Wednesday, November 22nd, 2017

Brittney Griner comes out, fans show support and then there’s NOH8, Prop. 8 and Ken Starr

Published on April 18, 2013

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Brittney Griner's Twitter.com profile image.

Griner’s Twitter profile image.

Tweets in support of Griner

While she made no secret about being gay, especially during her senior year when she added a “NOH8” logo to her Twitter profile picture, Brittney Griner officially came out  in an interview with Sports Illustrated Wednesday and in a USA Today article on Tuesday. The top pick in this week’s 2013 WNBA Draft answered questions along with the 2nd and 3rd picks, Elena Delle Donne and Skylar Diggins in a panel interview by Maggie Gray. All three expressed views usually cloaked in subterfuge among many female women’s basketball coaches and some players at the college and professional level.

Her public proclamation comes at a time when her college career is over and she is no longer subject to Baylor University’s religious-based yet archaic policy on sexuality.

Baylor University welcomes all students into a safe and supportive environment in which to discuss and learn about a variety of issues, including those of human sexuality. The University affirms the biblical understanding of sexuality as a gift from God. Christian churches across the ages and around the world have affirmed purity in singleness and fidelity in marriage between a man and a woman as the biblical norm. Temptations to deviate from this norm include both heterosexual sex outside of marriage and homosexual behavior. It is thus expected that Baylor students will not participate in advocacy groups which promote understandings of sexuality that are contrary to biblical teaching.

In 2005, after helping lead Baylor to its first national championship with 19 points, 6-1 star forward Emily Niemann (now Emily Nkosi) left Baylor because she was a lesbian and it was hard for her to stay at the university with its “don’t ask, don’t tell” atmosphere. The member of the Final Four all-tournament team first transferred to UC Santa Barbara but left there as well and settled in Western Massachusetts with her partner.

“There is a lot of fear being driven into a lot of people,” she told USA Today in 2007. “Not only is it sad (because of) the people who are saying, ‘You can’t do this because if you do this, this booster is going to pull out on me.’ It’s really sad because it’s something you can hold over someone. If you come out or if people know about your relationship, you’re going to suffer these repercussions.”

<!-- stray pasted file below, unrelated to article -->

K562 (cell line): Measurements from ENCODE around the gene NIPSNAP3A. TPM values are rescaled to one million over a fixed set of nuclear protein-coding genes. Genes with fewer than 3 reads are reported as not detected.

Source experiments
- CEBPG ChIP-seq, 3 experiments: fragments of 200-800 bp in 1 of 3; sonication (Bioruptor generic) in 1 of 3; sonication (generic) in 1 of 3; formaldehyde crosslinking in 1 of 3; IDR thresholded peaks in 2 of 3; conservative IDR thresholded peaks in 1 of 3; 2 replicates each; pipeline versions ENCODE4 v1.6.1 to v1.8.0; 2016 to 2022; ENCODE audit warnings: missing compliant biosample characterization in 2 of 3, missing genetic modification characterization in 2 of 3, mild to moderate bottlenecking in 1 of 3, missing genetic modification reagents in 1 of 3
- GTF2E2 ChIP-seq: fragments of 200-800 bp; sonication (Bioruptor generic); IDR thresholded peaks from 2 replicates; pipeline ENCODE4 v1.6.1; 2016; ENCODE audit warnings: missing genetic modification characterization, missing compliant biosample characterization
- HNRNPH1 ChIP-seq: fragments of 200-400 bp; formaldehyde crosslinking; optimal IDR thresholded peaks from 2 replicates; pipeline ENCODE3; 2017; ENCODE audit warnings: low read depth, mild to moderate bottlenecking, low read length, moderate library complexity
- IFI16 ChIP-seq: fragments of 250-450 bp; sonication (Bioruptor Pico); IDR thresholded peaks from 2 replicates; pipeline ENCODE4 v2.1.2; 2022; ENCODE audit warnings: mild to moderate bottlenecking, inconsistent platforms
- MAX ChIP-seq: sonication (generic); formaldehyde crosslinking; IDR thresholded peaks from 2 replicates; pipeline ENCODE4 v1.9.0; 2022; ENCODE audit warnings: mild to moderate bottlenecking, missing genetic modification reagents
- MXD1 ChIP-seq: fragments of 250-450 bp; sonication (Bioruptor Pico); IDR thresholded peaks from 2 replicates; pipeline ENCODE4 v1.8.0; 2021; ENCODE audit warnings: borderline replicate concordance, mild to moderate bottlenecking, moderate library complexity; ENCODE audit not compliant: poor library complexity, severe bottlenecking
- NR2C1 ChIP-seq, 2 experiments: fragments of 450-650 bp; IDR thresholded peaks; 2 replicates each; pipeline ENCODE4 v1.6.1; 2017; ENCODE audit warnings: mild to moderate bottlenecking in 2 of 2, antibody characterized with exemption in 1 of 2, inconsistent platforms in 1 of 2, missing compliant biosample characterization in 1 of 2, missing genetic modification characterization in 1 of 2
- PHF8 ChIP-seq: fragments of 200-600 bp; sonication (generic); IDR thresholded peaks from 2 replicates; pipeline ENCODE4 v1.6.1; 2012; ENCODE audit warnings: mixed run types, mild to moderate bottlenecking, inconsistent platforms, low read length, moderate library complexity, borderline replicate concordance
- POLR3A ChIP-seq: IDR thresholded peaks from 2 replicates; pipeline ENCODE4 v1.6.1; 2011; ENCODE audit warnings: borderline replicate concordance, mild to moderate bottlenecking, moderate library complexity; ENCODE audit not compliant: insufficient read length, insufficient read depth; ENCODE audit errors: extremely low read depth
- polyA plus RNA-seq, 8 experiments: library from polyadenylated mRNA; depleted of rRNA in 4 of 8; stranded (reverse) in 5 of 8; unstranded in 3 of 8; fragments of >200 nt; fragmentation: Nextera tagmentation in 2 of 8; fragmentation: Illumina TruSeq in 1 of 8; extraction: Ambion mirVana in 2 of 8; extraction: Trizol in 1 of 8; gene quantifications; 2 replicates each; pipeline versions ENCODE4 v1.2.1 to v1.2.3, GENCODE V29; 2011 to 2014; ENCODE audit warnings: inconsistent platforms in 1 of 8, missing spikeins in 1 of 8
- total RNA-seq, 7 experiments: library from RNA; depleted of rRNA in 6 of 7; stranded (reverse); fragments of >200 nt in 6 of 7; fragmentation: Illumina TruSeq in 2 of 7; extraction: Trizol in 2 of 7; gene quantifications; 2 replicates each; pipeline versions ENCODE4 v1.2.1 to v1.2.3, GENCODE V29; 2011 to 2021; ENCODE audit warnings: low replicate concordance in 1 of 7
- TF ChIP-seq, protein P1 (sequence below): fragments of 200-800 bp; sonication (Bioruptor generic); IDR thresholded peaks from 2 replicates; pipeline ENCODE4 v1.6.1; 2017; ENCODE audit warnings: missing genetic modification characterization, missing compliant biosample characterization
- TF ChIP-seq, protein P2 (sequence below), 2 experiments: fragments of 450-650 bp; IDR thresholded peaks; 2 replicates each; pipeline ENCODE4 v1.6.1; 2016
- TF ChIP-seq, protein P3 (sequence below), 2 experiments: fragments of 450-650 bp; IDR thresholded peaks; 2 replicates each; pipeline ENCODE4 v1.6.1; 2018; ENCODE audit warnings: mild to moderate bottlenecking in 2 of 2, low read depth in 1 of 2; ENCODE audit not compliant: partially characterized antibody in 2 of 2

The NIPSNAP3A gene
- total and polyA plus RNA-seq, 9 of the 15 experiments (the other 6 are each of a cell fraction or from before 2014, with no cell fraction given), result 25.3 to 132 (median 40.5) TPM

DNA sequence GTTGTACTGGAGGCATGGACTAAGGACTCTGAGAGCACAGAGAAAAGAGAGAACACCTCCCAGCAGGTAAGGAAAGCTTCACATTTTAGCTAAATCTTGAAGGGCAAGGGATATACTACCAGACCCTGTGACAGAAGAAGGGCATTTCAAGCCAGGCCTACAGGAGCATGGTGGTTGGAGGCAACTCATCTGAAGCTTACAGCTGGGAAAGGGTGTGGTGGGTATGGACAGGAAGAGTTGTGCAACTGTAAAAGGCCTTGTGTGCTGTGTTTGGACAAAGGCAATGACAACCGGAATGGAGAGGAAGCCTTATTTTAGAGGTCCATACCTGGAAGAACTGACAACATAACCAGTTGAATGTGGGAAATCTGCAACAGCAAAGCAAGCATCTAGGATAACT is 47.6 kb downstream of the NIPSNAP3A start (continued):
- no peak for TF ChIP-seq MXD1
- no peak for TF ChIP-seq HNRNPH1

Two of the closest NCAA DI schools near Baylor with former or current ties to religious institutions, Texas Christian in Fort Worth and Southern Methodist in Dallas, are openly welcoming to lesbian, gay and transgender students, have inclusive nondiscrimination policies as well as active LGBT groups on campus. TCU even planned to build a dorm for LGBT students several years ago.

The interesting thing about Griner and her support of the NOH8 campaign is that Baylor president Kenneth “Ken” W. Starr was a legal supporter of Proposition 8, a measure passed by the majority of voters in California during the November 2008 elections to strike down the state’s legalization of marriage between same-sex couples conferred by the state’s Supreme Court in May of the same year. At the time, Starr, a former federal judge, was the dean of Pepperdine’s law school with previous notoriety as the special prosecutor who wrote the “Starr Report” after investigations during the administration of former president Bill Clinton including inquiries into the suicide of deputy White House counsel Vince Foster, the Whitewater real estate investments of Clinton and the former president’s affair with Monica Lewinsky.

Starr, a huge fan of Baylor women’s basketball, frequently attends games. He avidly cheered for the team and interacted with Griner after games at home and on the road.

When lawsuits that challenged Prop. 8 reached the California Supreme Court, supporters of the ballot measure hired Starr to represent them. This made him the top legal advocate for the anti-gay legislation. Prop. 8 supporters wanted to invalidate the 18,000 same-sex marriages held in the state including those of celebrities like Ellen DeGeneres and Portia de Rossi (the suit Griner wore to the draft on Monday was created by a designer who also makes clothes for DeGeneres. It was nearly a replica of white suits worn by DeGeneres).

Starr argued before the court that “the right of the people is inalienable to change their constitution through the amendment process. The people are sovereign and they can do very unwise things, and things that tug at the equality principle.”

A writer on the now-defunct website GayWired wrote:

“So, what Starr is saying is that if the people had stripped all civil rights from gays and lesbians, he would argue to uphold that.”



 

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